This is the final instalment in our list of commonly confused words in English.
In linguistics, cognates are words that have a common etymological origin. False cognates are pairs of words in the same or different languages that are similar in form and meaning but have different roots. That is, they appear to be, or are sometimes considered, cognates, when in fact they are unrelated.
•metre / meter
Meter is a device for measuring something (as in gas meter). It is not to be confused with metre, a unit of length in the metric system and of rhythm in poetry. In American English both words are spelt meter.
•minute / minute
The only way to know if minute is a noun, a verb or an adjective is the context in which it appears in writing or in print, or in the pronunciation of the speaker if he is actually speaking. Compare the following: I’ll be there in a minute (noun). The secretary will minute what is said (verb). He examined everything in minute detail (adjective). The accent is placed on the first syllable for the noun and verb, and on the second syllable for the adjective.
•moot / mute
These words can be used as nouns, adjectives or verbs, have quite different meanings and are pronounced differently. Moot (as in ‘boot’) most frequently appears in its adjectival form, as in a moot point (i.e. a debatable point). Mute has to do with silence and is pronounced ‘myooht’.
•pitiable / pitiful
Pitiable means deserving of pity (e.g. illness had reduced him to a pitiable figure). Pitiful means showing or feeling pity. Note that pitiful is often incorrectly used to mean contemptible (e.g. his small contribution was pitiful).
•premier / premiere
These words derive from the same Latin root. Premier (noun or adjective) is first in order or time. Premiere (noun) is the first public performance of a play or film
•principal / principle
These words have several meanings but the meanings we use most often are principal, meaning chief. This is used as a noun and verb (as in principal of a school or the principal reason) Principle is only a noun (e.g. a man of principle).
•prostate / prostrate
Prostate is a word you hear more frequently when you get to my age, especially when it is coupled with the words gland or cancer. Prostrate, on the other hand, means lying face down, or prone, but is often confused with the dreaded p-word. Prostrate is also often used mistakenly when supine (lying face up) is intended.
•racist / racialist
Race relations are delicate matters and their vocabulary is correspondingly complex and shifting. The definition of both words is now identical and interchangeable although it wasn’t always so. The newer word racist indicates a slightly greater degree of contempt than racialist on the part of the user.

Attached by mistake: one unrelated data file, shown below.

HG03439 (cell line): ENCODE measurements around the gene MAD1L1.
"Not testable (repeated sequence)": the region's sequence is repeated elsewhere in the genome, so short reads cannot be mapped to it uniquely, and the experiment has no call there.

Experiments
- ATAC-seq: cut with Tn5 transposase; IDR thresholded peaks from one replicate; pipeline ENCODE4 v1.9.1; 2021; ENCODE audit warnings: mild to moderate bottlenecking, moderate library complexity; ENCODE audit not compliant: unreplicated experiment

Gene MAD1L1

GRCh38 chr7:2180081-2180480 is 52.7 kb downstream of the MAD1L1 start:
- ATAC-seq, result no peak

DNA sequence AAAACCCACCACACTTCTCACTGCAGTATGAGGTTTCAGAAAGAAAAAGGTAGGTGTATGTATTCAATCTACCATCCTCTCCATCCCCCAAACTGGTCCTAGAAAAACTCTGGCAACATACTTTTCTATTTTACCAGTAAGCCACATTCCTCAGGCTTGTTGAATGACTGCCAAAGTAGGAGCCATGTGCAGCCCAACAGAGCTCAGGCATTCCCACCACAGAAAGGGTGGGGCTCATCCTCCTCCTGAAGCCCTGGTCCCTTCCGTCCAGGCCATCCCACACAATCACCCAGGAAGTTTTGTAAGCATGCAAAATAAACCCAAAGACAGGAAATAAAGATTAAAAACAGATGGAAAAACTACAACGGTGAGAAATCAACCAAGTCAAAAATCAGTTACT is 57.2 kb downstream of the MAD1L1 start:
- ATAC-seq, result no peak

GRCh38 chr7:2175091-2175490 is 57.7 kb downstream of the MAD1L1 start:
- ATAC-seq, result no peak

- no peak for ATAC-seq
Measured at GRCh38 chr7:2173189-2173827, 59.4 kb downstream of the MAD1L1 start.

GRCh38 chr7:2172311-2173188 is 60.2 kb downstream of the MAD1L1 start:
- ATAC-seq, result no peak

•referee / umpire
Umpires and referees are technically the same thing – sports officials who ensure that a particular game is played fairly and to the rules. However, different sporting codes have chosen to name these officials either an umpire (tennis, cricket, baseball, American football) or a referee (rugby, soccer, basketball and boxing). So follow convention. But remember that in some sports, such as tennis, the role of a referee has evolved to become the final arbiter of umpiring decisions.
•revue / review
Review as both a noun and a verb can be used in several contexts including military, legal and academic. To avoid confusion it is better to steer clear of the spelling review for anything to do with a theatrical performance. The only context for revue (noun) is theatrical.
•sarcasm / irony
These two nouns should not be confused with each other. Sarcasm is the use of intentionally bitter and wounding remarks made in a direct fashion. Irony can be bitter but it is indirect, and may be light-hearted. It usually says the opposite of what is really meant (e.g. saying someone is a genius when he has made a basic blunder). Usually tone of voice indicates the speaker has an ironical intention.
•sensuous / sensual
If you are a careful writer you will think before deciding which word to use. Sensual describes a person who is excessively inclined to the gratification of the senses, especially in sexual activities. Sensuous also has to do with the senses but lacks a sexual connotation
•smelled / smelt
How do we spell the past tense and the past participle of smell? I am never sure. Smelled is certainly not incorrect but smelt has now become the preferred spelling. So go with the flow.
•social / sociable
Sociable has to do with companionship (friendly, enjoying the company of others), social with the community or society (e.g. social club, social worker).
•stationary / stationery
Stationary (adjective) means not moving and stationery (noun) refers to writing materials.
•urban / urbane
The adjective urban means of a town or city (e.g. the urban population) and urbane, also an adjective, means courteous, elegant or refined.
•use / usage
These two words do not have the same meaning. Use is the act of using (e.g. it will be put to good use) and usage is the manner of using (e.g. with careful usage it will last several years). Usage refers to the way in which words are used. The Concise Dictionary of Correct English states: “What is standard practice in a language is governed by what is habitual, i.e. usage.”
•uninterested / disinterested
Disinterested (impartial) is not to be confused with uninterested (lacking interest). A judge should be interested and disinterested in what the accused says.
This list of commonly confused words in English, is not the entire list but will go a long way to helping you work out what the various words mean. Please have a look at words often confused and misused and commonly confused words to complete our list.